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I've been anxiously awaiting the arrival of Monsters, Windsor-Smith's first release in a decade and a half. A day after delivery, I am still in awe of the beauty, the power, the mastery of his line work, and his true story-telling abilities. I would rate Barry Windsor-Smith as one of the top 25 comic artists of all time. Monsters proves it. For the amount of pages, the high quality printing and binding, and it's black and white format (thank you, Barry!), this book far surpasses the cost. Worth every penny twice-over.
I was worried that my expectations were too high when I began Monsters. I'm easily duped by blurbs, and the critics and writers who freely toss around words like "masterpiece" and "genius" have left me skeptical. However, Monsters deserves all that praise and then some. As the story goes on, we keep going further back into history, digging deeper into the past to find traumas that caused all the damage that ripples out through time and space and leaves many scarred and emotionally deformed. A perfect melding of concept and technique that left me stunned.
BWS's revisionist masterpiece takes some familiar comic book tropes - the Hulk (with a nice Easter Egg c/o a blowhard army officer called Roth with a second-in-command called Talbot), Captain America and even his own Wolverine "Weapon X" story - and reimagines them in a far more realistic manner. In doing so, it takes them to sophisticted yet utterly immediate places that are almost unprecedented.
The art is probably the best of Windsor-Smith's career, which is saying something, and all aspects of it - the storytelling, the characterisation, the mood and the sheer wonder of his ink line - are impeccable. The writing is complex (juggling several different plot elements, timelines and themes), nuanced (covering a wide range of clearly differentiated, convincing characters) and moving, to the extent that at times the tragic and horrific events make it almost too painful to read. Somehow, he manages to give us an ending which, if not exactly happy, is optimistic, and a pertinent reminder of the importance of shared humanity at a time when many of us feel it's in rather too short supply. An element of what could be considered mysticism is involved in the plot resolution, but BWS is too smart to fall for a deus ex machina ending, and you can, if you wish, read it as metaphor. Either way, it works. If it has a message, it's the simple but true point that the true monsters aren't necessarily the ones who are ugly on the outside. BWS clearly absorbed that from the early Marvels he loved as a kid and to which this book is - among many other things - a beautiful tribute.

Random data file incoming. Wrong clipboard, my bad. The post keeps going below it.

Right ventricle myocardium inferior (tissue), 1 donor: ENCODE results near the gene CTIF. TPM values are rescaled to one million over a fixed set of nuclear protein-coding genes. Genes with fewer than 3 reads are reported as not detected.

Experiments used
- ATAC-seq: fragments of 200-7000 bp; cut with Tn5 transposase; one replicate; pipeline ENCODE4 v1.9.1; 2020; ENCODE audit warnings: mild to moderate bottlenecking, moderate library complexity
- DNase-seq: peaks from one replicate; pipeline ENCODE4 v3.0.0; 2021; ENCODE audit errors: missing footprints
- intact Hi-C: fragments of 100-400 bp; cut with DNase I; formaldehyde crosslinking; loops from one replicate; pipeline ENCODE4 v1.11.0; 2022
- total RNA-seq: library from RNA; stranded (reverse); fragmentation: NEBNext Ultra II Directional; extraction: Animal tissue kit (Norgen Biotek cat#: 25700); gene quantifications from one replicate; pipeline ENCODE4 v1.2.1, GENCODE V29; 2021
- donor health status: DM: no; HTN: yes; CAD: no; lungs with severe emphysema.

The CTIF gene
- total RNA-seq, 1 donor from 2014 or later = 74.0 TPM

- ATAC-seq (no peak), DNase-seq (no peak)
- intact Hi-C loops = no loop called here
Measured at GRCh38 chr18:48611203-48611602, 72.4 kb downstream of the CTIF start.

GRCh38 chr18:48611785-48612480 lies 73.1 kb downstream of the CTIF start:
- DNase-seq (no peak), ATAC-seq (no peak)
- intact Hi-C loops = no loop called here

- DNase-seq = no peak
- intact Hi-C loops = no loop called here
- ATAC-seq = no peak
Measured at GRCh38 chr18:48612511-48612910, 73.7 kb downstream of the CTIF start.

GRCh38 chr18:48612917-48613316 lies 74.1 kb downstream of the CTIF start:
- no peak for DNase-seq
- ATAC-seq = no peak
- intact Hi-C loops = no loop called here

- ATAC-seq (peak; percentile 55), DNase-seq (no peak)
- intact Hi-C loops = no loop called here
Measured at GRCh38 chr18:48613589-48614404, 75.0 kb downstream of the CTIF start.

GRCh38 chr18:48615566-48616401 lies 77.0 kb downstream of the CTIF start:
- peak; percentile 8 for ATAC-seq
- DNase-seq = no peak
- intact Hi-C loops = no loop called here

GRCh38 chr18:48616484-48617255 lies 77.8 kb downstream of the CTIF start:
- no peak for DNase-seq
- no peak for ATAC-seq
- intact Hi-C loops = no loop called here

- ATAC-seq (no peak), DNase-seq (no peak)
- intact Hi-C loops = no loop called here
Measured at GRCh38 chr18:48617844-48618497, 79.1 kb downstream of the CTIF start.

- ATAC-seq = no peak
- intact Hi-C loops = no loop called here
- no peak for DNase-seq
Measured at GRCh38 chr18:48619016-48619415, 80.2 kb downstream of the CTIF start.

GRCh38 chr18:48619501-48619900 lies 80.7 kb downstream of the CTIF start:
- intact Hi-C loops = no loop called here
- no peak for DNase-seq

I was gripped from the first page and read the whole thing, utterly engrossed, in one uninterrupted sitting, and the old cliche "emotional rollercoaster" never rang more true. It is, at various times, funny, alarming, exciting and profoundly moving. This isn't just the best graphic novel I've read in years, it's one of the best novels, full stop, I've read in years, and if there is any justice (which, sadly, is unlikely) it will win every award going.
This is an incredible, beautifully crafted work, with consistently stunning artwork and an engaging, multilayered story which is harrowing yet hopeful, and one I'm sure I'll return to many times. I originally heard that this was simply Barry Windsor Smith's retelling of the Hulk's origin story, but it is far, far more than that.
I love this book for its consummate draughtsmanship and narrative complexity. Something happens near the end though, with a rather thin reliance on the supernatural to resolve the story; and the artwork loses depth and finish. The sheer visual virtuosity of the preceding 350 pages creates a momentum that carries the reader through to the end, but with lack of detail and less confident linework, the later panels pale in comparison. I’m sure there is a story behind this and I would love to hear Barry Windsor Smith’s take on it, but my guess would be that after all that time and laborious work, an opportune deadline may have been a factor. However, in spite of my reservations about the last 15 or so pages, this is a stunning achievement in nuanced graphic storytelling.
The inked artwork is a display of masterful cross hatching. There are some great intertwining stories and a moment which breaks the fourth wall in a way that is genius, but so subtle you can miss it.
I had never heard of this book before and bought it based on reviews. I wasn't sure what I expected and whilst I do think it is a good story, I feel as though a lot of it is downright depressing and drawn out when that section of the story could have been wrapped up 80 pages before. It is good as I say, but it's genuinely heartbreaking in parts and those sections are padded out making the book not particularly enjoyable.
PROS: Amazing art, interwining story. CONS: Middle of the book is padded out and depressing.
Great quality binding and paper, clear print. The book arrived undamaged which is a bonus as Amazon are rubbish at packing books. The story is a bit slow paced for my liking and a bit gloomy, but over well over 300 pages of Barry Windsor Smith art ! Well worth a purchase.